Hate crimes on the rise in India, says fact-checking group

India has seen a rise in hate crimes in recent times. According to a fact check initiative FactChecker, 99 people have lost their lives in 289 incidents over the past 10 years. This year alone, three people have died in 11 incidents. Most of the victims belonged to minority communities.

India mob lynching

Members of different Muslim Organization condemn the recent attacks against Muslims and mob lynching, in Bangalore, India, 29 June 2019. Source: AAP

In June this year, a video was circulated of a young Muslim man in the eastern Indian state of Jharkhand, being brutally beaten by a mob before being handed over to police.

Tabrez Ansari, aged 24, was accused of stealing and was seen being forced to chant the phrase Jai Shree Ram (victory to Hindu God Ram).  He later died in hospital.

Tabrez was the 18th victim of mob violence in Jharkhand in the past three years.
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Protesters demand an end to violence after Tabrez Ansari was beaten to death in Kharsawan district in the eastern Indian state of Jharkhand. Source: AAP

Just days later a teacher from West Bengal alleged that he was beaten and pushed off a moving train in West Bengal by a group of men after refusing to say the phrase Jai Shri Ram, and in Mumbai a Muslim taxi driver was beaten up by a group of men, again asking him to say the phrase.

Tabrez Ansari's case prompted first-time Member of Parliament, Mahua Moitra, to refer to it in her debut speech in the Indian parliament, in which she talked about seven "danger signs of early fascism" in India.

"There is a ten-fold increase in the number of hate crime from 2014 to 2019. It is like the valuation of an e-commerce startup. There are forces in this country who are sitting there, just pushing these numbers up," Mahua Moitra said, who gave examples of lynchings of citizens in broad daylight.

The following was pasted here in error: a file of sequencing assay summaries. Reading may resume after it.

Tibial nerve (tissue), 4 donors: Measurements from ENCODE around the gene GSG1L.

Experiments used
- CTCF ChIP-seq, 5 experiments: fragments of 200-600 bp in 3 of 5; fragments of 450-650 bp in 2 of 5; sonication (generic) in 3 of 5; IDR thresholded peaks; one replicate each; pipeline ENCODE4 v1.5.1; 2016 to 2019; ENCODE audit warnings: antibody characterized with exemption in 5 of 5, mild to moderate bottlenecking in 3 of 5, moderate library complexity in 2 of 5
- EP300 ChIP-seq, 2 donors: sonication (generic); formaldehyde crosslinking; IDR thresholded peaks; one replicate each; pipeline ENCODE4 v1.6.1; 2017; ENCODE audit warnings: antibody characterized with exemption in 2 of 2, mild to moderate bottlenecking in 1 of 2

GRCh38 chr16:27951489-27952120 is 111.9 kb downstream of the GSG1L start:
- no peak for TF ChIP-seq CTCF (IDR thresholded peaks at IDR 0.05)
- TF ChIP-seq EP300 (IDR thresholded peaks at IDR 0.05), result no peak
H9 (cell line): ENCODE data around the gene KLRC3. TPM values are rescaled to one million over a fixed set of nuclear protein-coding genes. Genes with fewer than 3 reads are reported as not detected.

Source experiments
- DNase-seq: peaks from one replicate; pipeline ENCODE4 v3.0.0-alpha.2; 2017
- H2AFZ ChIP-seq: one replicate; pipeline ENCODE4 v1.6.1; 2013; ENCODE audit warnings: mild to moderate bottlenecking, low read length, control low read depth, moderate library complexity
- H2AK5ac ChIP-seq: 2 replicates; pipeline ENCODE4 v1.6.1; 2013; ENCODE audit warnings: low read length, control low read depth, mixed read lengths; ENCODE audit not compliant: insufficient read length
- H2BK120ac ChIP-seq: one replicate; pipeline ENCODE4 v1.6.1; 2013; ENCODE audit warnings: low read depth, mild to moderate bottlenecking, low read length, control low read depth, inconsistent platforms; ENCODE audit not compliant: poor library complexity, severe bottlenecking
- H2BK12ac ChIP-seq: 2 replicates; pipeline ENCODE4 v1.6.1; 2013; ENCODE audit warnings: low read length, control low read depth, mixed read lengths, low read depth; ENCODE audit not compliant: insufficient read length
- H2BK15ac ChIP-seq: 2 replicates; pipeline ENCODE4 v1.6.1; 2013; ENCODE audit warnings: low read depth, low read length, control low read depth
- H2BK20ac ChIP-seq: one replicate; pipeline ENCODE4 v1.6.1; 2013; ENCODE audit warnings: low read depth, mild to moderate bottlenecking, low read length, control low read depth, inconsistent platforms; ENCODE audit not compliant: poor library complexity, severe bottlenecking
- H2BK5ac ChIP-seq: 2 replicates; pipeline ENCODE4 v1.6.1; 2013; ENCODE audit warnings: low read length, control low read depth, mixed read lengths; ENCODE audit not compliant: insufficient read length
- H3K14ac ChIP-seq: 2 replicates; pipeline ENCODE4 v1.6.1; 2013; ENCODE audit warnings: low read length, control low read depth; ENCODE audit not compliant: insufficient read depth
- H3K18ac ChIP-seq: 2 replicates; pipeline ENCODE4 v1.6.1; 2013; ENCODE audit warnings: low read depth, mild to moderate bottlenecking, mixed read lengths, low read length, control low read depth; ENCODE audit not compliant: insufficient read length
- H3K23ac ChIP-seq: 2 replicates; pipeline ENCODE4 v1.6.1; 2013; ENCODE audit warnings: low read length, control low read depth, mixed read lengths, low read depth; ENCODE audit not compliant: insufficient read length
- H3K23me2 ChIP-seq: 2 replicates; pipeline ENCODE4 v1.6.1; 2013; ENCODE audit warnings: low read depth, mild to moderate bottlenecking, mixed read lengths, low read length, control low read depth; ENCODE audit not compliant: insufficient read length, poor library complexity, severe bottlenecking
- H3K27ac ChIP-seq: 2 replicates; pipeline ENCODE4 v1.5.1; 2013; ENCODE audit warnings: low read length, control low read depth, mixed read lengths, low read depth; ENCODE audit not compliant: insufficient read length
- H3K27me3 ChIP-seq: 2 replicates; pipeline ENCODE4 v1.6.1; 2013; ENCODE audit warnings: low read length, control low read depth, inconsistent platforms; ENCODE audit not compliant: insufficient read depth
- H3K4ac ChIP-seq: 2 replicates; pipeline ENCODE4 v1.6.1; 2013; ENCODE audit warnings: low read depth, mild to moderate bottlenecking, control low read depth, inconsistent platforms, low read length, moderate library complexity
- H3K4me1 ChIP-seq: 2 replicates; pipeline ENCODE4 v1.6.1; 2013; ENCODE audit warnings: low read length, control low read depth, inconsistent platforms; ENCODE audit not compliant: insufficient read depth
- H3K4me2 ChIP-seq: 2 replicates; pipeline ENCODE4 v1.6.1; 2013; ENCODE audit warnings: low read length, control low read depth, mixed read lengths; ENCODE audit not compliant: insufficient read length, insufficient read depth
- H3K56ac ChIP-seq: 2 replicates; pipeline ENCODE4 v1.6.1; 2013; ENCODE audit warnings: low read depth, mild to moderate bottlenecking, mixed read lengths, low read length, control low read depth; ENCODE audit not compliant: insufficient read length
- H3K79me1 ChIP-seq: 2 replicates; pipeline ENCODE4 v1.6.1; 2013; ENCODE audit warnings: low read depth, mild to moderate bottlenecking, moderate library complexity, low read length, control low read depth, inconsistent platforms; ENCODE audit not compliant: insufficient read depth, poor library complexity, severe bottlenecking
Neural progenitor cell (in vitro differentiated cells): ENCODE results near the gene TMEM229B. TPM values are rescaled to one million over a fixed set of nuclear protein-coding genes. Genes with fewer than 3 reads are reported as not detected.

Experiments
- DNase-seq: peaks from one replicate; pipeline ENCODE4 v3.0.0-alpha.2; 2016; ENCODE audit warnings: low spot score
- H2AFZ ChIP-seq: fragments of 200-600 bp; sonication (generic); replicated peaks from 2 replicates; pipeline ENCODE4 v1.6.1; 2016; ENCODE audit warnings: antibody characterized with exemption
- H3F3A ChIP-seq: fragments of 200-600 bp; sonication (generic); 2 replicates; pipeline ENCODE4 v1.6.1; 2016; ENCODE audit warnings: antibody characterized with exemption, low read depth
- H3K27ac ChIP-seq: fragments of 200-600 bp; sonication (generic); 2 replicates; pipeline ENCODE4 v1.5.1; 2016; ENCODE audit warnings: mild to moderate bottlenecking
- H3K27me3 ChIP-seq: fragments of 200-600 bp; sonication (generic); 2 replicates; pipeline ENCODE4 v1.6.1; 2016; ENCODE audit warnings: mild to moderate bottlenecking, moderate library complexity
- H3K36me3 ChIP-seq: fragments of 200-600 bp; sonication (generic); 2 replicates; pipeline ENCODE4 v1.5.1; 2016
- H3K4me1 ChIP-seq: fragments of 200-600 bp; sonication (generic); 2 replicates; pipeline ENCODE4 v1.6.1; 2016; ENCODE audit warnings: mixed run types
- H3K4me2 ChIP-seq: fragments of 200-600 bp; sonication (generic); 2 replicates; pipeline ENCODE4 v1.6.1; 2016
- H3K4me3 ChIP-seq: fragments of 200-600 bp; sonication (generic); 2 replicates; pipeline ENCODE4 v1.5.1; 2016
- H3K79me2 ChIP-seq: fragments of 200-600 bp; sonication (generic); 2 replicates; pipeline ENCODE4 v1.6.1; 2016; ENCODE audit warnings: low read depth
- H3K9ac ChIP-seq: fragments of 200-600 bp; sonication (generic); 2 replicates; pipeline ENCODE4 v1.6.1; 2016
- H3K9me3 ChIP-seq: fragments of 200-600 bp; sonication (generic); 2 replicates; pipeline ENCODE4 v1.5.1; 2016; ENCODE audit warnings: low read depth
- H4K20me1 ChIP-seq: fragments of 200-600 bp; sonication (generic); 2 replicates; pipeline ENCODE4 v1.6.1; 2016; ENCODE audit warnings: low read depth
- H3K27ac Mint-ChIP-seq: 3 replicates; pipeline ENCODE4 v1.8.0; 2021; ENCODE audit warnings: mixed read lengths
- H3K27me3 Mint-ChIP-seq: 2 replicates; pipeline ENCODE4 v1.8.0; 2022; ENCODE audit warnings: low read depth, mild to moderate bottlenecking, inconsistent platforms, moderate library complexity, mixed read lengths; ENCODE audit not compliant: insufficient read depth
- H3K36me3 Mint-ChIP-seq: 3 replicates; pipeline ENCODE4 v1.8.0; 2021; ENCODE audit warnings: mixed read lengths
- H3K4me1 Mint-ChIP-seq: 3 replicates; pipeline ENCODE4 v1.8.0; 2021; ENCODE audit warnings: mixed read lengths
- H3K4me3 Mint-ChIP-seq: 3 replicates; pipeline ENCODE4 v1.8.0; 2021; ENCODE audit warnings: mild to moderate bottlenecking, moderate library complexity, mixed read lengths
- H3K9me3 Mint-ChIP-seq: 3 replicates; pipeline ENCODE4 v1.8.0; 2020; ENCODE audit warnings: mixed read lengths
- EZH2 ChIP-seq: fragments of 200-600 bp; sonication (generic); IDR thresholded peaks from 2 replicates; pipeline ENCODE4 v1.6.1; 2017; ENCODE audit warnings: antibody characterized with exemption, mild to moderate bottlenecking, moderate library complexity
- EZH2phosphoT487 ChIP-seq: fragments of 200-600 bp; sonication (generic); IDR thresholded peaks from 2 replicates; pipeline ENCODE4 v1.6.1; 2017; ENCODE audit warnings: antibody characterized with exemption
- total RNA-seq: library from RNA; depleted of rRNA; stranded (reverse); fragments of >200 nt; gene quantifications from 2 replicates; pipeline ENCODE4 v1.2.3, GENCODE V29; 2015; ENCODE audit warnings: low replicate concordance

"The list is not stopping," she said.

South Asia director at Human Rights Watch, Meenakshi Ganguly, says all the concerns that Ms Moitra raised in her speech are legitimate and should be addressed.

"We are witnessing an unfortunate rise in incidents where groups, or even members of the public, believe that they can determine guilt and choose to punish. It suggests a breakdown in the rule of law. But in addition, in a number of cases, the authorities, have ignored and failed to punish those that engage in such violent attacks, thus fuelling further lawless behaviour," Ms Ganguly told SBS Hindi.

According to , India's first dedicated fact check initiative, between January 2009 and June 25 this year, 288 hate crimes were recorded. 

"Hate Crime Watch tracks religious-bias motivated hate crimes across the country, and the patterns show a rise in the number of such cases reported," Alison Saldanha, Associate Editor of FactChecker, told SBS Hindi.

"Religious minorities account for nearly 75 per cent of the victims, while the majority Hindus account for about a sixth of the victims. In about 23 per cent of the cases, cases are filed against the victims too."